A Seedling Can Sometimes Fool You
That's why I was I was caught off guard today when I found this new garden surprise. It's a mystery to me how this baby clary sage plant I found in bloom today got where it is. I will try to solve it here.
|Surprise Clary Sage, © B. Radisavljevic|
Why This Baby Clary Sage Plant Surprised Me
In August, 2013, about a foot from where this small clary sage is blooming today, this borage plant was blooming. Borage reseeds easily.
|Borage in Bloom and Companions, © B. Radisavljevic|
If the clary sage and borage are not next to each other and neither is blooming, they can be easily confused. This is especially true if there were no known clary sage plants in an area where you knew you had had borage. When I saw these seedlings in January, I just assumed they were borage and that they weren't yet mature enough to bloom.
|Borage or Clary Sage Seedlings beside Calendula Flower © B. Radisavljevic|
The photo above shows you what I saw in that area in February 2015. What I believed to be the borage seedlings are to the right of the orange calendula flower. The eggshells are for snail control. The small plant closest to the flower, with the touch of blue, might actually be borage. It's hard to tell.
Seedlings Easily Confused with Borage
All of the plants pictured above have leaves of similar shape. They all grow as rosettes, with leaves coming from the center. Clary sage and mullein are so similar in looks that the person who sold me my first mullein had it labeled a clary sage, and later discovered her mistake. After the plant bloomed, it didn't look anything like a clary sage, so I went back to her and she was relieved to know who had gotten the mullein. She then gave me the genuine clary sage you see above.
Meanwhile, I had enjoyed the mullein so much I bought another when Fat Cat Farm was going out of business. That's the mullein you see above. The borage on the left is growing near some catmint (extreme left). There's no doubt about what it is since it's in full bloom now. In fact, in this heat it's beginning to fade and reseed. The photo below was taken during the first week of April.
|Borage in Bloom near Calendula, Catmint, and Hyssop © B. Radisavljevic|
Above, the borage is in the middle with light blue flowers. The yellow calendula is nearest the lawn. In between is a pot of catmint that has escaped into the flower bed. It has the very faint blue flowers you see. The purple flowers at the back are hyssop just beginning to bloom. I love its deep color. It's in full bloom today and I'll be sharing that photo in a future post.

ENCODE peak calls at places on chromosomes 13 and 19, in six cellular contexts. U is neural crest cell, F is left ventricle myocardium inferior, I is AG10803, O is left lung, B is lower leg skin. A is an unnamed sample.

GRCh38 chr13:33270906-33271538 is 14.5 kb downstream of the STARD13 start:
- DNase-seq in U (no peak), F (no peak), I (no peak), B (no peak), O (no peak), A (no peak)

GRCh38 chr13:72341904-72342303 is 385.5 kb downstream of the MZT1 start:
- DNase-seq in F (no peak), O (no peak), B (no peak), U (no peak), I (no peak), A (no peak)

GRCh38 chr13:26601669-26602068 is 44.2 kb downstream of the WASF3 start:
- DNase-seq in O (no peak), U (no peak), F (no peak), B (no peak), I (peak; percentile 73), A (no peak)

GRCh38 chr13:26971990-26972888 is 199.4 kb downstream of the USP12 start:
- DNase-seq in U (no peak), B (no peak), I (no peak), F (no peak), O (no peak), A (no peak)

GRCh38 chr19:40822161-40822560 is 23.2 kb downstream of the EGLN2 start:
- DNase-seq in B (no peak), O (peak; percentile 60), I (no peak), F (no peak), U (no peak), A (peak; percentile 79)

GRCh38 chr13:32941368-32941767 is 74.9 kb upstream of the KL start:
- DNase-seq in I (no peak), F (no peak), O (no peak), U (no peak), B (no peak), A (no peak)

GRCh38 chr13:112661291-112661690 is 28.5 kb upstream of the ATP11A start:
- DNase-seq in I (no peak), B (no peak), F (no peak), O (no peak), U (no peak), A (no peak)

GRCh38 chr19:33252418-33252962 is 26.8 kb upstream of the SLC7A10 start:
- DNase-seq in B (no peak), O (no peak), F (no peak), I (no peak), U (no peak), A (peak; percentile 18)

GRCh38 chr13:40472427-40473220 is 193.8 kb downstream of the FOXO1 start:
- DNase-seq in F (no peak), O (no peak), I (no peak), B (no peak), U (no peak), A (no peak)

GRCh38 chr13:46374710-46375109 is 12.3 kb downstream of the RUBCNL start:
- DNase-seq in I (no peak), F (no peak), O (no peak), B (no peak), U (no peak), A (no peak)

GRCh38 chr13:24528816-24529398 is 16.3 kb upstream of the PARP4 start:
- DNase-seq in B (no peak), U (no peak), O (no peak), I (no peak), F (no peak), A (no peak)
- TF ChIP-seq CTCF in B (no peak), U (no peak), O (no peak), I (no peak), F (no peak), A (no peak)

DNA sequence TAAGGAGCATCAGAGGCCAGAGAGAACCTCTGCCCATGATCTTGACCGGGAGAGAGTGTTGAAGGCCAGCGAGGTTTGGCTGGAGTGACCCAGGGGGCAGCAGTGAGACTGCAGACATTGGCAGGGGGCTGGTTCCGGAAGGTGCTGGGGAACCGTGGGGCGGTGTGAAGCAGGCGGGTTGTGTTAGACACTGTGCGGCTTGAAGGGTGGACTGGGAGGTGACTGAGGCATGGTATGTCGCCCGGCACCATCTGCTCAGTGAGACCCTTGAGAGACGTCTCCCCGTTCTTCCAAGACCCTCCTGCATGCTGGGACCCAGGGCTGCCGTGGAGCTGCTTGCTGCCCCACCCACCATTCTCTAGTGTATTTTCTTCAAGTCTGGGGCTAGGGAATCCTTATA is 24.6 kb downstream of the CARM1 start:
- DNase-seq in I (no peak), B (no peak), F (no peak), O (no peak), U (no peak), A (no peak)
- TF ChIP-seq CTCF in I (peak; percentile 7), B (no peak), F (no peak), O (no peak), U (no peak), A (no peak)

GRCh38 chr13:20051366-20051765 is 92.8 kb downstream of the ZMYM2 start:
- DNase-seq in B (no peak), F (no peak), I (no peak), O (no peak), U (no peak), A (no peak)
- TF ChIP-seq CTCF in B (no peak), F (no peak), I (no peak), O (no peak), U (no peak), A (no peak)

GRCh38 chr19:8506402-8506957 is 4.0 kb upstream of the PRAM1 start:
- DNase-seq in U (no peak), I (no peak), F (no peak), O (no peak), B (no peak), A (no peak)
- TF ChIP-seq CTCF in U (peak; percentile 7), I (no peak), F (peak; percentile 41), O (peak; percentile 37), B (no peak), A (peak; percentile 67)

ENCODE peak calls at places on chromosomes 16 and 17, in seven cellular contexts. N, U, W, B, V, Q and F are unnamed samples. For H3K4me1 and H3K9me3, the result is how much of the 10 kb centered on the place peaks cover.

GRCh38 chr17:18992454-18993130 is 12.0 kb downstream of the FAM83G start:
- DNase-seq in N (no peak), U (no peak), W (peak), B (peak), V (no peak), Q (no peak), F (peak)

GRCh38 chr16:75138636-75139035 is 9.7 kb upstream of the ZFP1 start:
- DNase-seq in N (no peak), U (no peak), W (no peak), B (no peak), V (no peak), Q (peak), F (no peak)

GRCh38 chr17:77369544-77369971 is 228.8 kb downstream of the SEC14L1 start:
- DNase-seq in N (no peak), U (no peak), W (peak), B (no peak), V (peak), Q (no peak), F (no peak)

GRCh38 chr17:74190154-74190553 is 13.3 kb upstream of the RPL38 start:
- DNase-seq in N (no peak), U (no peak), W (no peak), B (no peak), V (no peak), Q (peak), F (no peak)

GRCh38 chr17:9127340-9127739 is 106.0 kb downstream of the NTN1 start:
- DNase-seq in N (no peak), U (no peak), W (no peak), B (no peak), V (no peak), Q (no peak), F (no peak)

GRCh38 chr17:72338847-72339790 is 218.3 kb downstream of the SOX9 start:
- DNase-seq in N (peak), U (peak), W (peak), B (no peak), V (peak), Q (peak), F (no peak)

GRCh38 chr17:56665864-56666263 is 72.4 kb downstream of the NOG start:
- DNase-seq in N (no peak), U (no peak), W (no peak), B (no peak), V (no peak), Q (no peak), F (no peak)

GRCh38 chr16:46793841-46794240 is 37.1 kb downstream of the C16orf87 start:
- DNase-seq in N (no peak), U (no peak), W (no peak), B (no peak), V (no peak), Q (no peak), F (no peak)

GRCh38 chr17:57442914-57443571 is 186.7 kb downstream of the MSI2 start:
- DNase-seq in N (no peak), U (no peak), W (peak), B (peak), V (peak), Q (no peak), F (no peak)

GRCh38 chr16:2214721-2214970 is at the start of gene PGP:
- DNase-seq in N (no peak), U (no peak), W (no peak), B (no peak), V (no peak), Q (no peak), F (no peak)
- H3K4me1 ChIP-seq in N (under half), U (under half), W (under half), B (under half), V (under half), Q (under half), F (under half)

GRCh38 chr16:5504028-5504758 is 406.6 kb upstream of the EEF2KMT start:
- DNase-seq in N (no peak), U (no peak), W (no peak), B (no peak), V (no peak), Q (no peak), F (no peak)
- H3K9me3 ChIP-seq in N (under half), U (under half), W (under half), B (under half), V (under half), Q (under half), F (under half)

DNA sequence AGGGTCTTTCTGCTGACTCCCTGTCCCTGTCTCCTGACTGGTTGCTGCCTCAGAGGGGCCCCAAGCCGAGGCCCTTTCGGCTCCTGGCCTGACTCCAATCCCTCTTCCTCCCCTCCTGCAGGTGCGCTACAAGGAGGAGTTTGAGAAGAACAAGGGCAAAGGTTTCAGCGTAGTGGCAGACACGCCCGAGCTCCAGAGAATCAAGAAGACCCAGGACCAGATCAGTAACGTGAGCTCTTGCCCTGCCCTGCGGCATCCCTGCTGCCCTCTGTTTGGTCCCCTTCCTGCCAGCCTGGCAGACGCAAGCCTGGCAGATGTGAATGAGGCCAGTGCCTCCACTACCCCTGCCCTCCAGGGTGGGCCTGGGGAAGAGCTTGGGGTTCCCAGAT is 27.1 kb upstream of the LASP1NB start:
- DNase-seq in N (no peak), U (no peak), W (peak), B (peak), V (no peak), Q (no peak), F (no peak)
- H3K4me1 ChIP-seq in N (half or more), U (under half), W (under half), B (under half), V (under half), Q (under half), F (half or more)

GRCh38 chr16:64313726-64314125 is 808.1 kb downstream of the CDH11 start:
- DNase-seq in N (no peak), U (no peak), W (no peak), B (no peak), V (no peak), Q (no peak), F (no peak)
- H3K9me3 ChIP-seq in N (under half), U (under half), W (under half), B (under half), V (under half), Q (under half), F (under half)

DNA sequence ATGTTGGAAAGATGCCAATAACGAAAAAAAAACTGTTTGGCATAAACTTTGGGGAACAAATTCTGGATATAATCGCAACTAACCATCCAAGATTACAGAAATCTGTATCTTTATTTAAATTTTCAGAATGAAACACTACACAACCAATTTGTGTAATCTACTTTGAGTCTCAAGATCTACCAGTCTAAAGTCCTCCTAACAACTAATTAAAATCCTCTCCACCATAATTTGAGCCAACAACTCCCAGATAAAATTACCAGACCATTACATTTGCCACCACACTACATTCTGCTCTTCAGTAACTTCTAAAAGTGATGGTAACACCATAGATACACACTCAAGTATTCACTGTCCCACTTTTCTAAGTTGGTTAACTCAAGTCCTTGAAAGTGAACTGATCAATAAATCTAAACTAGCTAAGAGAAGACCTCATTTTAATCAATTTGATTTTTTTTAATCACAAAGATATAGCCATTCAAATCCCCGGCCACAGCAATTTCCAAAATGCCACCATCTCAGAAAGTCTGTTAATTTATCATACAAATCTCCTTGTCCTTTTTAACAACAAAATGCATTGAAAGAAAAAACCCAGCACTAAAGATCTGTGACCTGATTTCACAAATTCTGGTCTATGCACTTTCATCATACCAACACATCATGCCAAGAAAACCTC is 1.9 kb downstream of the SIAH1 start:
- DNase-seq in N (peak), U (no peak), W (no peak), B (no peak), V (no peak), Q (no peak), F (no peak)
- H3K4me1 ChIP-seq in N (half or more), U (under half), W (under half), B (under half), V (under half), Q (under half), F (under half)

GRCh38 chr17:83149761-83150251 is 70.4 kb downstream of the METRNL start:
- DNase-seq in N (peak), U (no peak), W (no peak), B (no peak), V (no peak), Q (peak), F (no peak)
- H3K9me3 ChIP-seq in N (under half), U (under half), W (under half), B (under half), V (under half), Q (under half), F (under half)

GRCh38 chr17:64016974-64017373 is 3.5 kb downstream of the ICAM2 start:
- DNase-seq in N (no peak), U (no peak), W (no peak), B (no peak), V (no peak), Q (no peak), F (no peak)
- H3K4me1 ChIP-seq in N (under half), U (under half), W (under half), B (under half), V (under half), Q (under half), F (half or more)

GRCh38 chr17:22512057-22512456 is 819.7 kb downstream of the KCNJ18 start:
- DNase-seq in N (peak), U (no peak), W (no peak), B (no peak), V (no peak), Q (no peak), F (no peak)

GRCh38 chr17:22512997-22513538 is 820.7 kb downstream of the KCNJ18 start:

So How Did a Clary Sage Plant Emerge Where it Did?
I suppose seeds could have drifted over from the main flower bed. In that case, this could be the mother plant, about five yards from the baby clary sage.
|Clary Sage in Bloom beside Tricolor Sage and Oregano © B. Radisavljevic|
The clary sage is the only blooming plant in the photo above. Its leaves are curling during the hot part of the day. I'm sure this is the mother of my baby sages. Even if the seeds were not carried to the new location from here, they may have been planted in 2013. I just remembered that when I was transferring the clary sage to a pot, I had the pot very close to where those new plants are.
|Young Potted Clary Sage in February © B. Radisavljevic|
At the time I wasn't sure where I would put the potted clary sage. The pot is sitting only five feet from where my new baby plants are. By the time I moved the pot to its current location in the middle of June, it was in full bloom. It's quite possible some seeds were ready to fall and dropped as I was moving the plant. It is also possible that the seeds lay dormant until we got enough rain to germinate them. This would seem to fit the time frame for the plants being in bloom now.
To me it's a bit of a miracle that these should germinate and bloom. According to the Rodale's Illustrated Encyclopedia of Herbs, sage seeds store poorly, yet these just dropped into the ground and stayed until conditions were right for germination. Once they germinate, it takes them two years to actually mature enough to bloom. If they germinated in the rains of 2014, they are right on schedule. I believe the mystery of the baby clary sage has been solved.
What do you think? If you enjoyed solving this mystery with me, please share it with your friends. You will find sharing buttons just below, above the comment box where you can tell me what you think. How do you think the the baby clary sage plants got here?